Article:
The Evolution of New York Jets Coach Rex Ryan: 2012

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The Jets decided to acquire Tebow to be the backup quarterback, “compete” with Sanchez to become the starter and to run the read option offense. Boy did the Jets miscalculate. First, the team had to in essence install two offenses. One a conventional attack that fit Mark Sanchez and the other the read option for Tebow. Second they vastly underestimated the media reaction. ESPN came to Florham Park for a week and was wall to wall in their Tebow coverage. The beat reporters were charting the passes for training camp practices and every other article on Pro Football Talk was Jets related. Here are Rex Ryan’s thoughts on the acquisition of Tebow and the roles he would play:

“I don’t see Tim just holding a clipboard. He’s going to be playing for us. There is no doubt,” Ryan said at the league meetings. “He will have a role. We know that. There won’t be a better Wildcat quarterback in the game. Is that his only role? I don’t believe that – we’ll see what happens.”

It didn’t translate well on the field. Tebow performed so poorly in practices that he lost the confidence of Rex Ryan and the coaching staff. He was used sporadically throughout the season to very limited success. He ran a few successful fake punts as the punt protector but that was the extent of his achievements with the Jets. When Sanchez did get benched Tebow was passed over to start by Greg McElroy. Tebow responded by telling Rex Ryan that he wouldn’t be available to run the Wildcat plays that week. It was a disaster all around with Tebow at fault as well as the coaching staff. When the Jets finally cut Tebow after the 2013 Draft Rex Ryan was short and to the point in his comments.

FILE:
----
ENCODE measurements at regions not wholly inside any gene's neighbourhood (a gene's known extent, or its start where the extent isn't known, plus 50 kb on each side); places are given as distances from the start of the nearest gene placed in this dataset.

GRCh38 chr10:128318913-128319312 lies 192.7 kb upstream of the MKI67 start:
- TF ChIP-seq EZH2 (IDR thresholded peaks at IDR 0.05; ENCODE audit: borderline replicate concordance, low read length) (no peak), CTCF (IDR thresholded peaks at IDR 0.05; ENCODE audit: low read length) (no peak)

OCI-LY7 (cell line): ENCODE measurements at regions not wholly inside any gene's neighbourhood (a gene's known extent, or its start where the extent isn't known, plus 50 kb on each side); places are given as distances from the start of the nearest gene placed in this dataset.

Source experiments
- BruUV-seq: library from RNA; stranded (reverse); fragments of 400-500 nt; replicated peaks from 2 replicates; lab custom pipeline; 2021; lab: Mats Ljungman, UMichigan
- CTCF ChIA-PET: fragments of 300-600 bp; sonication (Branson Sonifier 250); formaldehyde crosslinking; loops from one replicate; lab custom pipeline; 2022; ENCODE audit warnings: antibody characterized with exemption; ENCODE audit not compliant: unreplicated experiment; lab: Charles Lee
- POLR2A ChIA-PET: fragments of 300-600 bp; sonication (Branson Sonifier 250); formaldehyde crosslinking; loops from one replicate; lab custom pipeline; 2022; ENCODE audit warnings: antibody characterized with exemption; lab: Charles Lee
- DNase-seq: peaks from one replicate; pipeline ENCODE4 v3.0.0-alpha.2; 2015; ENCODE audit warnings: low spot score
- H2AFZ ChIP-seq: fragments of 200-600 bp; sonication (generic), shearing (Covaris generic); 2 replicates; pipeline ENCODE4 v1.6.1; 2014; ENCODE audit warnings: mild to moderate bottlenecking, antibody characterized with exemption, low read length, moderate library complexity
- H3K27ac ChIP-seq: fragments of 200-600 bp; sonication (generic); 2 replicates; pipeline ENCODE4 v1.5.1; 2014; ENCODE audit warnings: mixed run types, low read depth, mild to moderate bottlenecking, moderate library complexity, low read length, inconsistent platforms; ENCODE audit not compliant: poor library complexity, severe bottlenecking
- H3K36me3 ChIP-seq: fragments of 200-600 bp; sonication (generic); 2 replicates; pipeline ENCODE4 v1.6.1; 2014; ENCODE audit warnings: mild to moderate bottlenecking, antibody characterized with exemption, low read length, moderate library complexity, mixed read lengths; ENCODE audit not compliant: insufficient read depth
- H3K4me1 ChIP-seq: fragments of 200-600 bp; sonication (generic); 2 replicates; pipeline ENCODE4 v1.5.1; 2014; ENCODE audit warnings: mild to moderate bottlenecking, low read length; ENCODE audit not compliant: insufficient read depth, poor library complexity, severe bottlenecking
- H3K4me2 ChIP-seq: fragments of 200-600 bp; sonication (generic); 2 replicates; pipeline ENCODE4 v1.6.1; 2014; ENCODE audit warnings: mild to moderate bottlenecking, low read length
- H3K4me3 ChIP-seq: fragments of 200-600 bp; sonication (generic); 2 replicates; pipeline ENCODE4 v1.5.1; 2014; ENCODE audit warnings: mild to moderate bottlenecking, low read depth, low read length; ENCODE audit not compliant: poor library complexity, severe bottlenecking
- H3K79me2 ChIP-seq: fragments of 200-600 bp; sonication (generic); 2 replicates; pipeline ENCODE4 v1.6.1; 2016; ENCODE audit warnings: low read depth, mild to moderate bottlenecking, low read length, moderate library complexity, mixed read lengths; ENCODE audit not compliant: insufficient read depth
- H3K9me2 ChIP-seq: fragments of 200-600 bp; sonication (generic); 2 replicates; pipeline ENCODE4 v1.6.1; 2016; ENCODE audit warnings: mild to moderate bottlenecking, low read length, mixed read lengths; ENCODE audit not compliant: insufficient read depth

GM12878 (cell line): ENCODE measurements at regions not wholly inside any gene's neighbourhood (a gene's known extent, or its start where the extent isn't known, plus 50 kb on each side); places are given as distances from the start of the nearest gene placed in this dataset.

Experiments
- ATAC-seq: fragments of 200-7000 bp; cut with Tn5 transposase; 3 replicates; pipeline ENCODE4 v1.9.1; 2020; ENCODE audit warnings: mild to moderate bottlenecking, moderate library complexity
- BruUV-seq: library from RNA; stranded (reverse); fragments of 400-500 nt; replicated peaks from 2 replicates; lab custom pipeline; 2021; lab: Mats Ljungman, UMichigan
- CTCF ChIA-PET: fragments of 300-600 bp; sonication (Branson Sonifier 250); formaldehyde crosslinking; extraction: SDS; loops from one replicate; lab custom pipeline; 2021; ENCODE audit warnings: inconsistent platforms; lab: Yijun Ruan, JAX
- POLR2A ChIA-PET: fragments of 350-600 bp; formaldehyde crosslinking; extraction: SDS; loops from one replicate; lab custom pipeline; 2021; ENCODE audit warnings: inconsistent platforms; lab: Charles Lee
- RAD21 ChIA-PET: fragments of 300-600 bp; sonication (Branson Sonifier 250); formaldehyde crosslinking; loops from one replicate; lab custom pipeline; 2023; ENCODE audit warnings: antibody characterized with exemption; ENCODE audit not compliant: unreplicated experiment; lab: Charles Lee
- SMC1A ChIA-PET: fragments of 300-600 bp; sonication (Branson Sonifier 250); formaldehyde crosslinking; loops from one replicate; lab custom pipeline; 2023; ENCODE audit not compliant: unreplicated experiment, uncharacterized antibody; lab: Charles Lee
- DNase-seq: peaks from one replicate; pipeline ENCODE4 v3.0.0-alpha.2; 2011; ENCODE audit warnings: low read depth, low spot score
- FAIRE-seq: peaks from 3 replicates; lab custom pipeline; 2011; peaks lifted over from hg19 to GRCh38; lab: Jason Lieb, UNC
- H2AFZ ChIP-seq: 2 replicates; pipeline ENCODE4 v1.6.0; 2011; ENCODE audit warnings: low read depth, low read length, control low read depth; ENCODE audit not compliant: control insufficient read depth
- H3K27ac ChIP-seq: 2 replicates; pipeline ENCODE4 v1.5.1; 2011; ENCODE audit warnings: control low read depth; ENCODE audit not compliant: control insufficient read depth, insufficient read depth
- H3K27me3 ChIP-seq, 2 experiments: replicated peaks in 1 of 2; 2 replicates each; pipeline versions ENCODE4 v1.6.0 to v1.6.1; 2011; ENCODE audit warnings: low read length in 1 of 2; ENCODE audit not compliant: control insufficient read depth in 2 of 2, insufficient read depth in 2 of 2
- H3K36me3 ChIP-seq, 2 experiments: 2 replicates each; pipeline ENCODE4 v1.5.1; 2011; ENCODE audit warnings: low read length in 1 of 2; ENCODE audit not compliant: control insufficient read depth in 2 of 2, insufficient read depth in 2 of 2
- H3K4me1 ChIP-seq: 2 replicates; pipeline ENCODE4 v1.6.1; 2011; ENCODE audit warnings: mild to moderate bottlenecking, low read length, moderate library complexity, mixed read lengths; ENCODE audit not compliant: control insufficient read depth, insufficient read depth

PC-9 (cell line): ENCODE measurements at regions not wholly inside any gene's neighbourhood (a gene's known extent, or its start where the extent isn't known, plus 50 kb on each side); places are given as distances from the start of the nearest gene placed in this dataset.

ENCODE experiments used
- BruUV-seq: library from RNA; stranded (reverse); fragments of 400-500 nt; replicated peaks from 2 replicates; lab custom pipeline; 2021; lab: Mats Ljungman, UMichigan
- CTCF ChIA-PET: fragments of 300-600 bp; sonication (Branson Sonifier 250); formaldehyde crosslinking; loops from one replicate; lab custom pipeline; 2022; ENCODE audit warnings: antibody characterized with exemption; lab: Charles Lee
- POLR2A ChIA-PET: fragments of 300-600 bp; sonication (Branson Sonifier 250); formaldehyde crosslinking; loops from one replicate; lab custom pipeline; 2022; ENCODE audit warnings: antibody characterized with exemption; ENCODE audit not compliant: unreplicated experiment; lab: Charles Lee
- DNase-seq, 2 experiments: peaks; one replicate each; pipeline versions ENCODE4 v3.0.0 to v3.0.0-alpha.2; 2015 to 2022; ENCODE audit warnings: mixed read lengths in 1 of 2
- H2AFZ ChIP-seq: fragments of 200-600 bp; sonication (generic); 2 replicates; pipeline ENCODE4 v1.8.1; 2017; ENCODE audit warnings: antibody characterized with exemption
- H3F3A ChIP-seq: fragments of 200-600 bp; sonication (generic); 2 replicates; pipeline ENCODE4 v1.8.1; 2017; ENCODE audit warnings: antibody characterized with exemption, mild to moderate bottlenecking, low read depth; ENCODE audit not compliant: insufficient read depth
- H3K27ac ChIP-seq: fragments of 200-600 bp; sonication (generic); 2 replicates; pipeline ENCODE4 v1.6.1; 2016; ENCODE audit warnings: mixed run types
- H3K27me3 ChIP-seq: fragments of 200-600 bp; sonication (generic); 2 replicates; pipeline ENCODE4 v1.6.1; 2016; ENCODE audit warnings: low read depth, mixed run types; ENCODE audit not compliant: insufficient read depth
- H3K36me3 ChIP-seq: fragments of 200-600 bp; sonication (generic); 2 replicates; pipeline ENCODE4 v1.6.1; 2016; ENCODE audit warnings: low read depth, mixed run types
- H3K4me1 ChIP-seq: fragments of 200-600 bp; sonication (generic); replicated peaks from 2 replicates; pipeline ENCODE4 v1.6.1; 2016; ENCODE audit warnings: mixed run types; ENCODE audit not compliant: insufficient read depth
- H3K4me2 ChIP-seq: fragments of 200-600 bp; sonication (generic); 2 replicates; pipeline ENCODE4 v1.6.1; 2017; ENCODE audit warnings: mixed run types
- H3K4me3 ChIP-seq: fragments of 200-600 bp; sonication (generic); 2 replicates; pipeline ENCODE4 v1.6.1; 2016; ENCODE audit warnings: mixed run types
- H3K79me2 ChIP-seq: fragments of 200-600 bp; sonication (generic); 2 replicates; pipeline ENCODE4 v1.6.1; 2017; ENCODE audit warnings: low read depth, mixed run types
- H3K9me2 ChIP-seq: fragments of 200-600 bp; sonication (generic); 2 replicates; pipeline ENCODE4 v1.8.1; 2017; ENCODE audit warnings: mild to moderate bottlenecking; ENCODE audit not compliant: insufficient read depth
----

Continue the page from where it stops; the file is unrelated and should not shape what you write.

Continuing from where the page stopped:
“We have a great deal of respect for Tim Tebow,” coach Rex Ryan said. “Unfortunately, things did not work out the way we all had hoped.  Tim is an extremely hard worker, evident by the shape he came back in this offseason. We wish him the best moving forward.”

Sparano and Tebow are two of the main mistakes that Rex Ryan made. The team floundered to a 6-10 record and everything that could go wrong did. They lost Darrelle Revis to a season-ending ACL injury. They lost Santonio Holmes to a season-ending Plantar Fascitis injury. David Harris, Calvin Pace and Bart Scott had terrible years leaving the defense looking old and slow. Mark Sanchez regressed and committed 26 turnovers in his 15 games playing so poorly that Greg McElroy relieved him in 1 game and started for him in another. Ryan erred by maintaining his faith in his underperforming players, especially by not benching Sanchez sooner and going to McElroy (since neither he nor the team believed in Tebow).

Rex Ryan stopped being Rex Ryan in 2012. Gone completely was the boastful coach who believed in himself and his team replaced by a man that got bullied by the press, consistently made excuses for the team and did not hold the players accountable. He tried so hard to be a traditional coach that he forgot what made him successful. After the season Mike Tannenbaum was fired and John Idzik was brought aboard as the new General Manager. Rex Ryan was retained and given a chance to re-find the formula that made him a success in his first two and a half seasons.

Will Rex be able to figure things out in time to save his job? Is he the right man to lead the Jets through the rebuild? What will he have to do to prove himself to Idzik? We will see in the final part of this series, 2013 and beyond.

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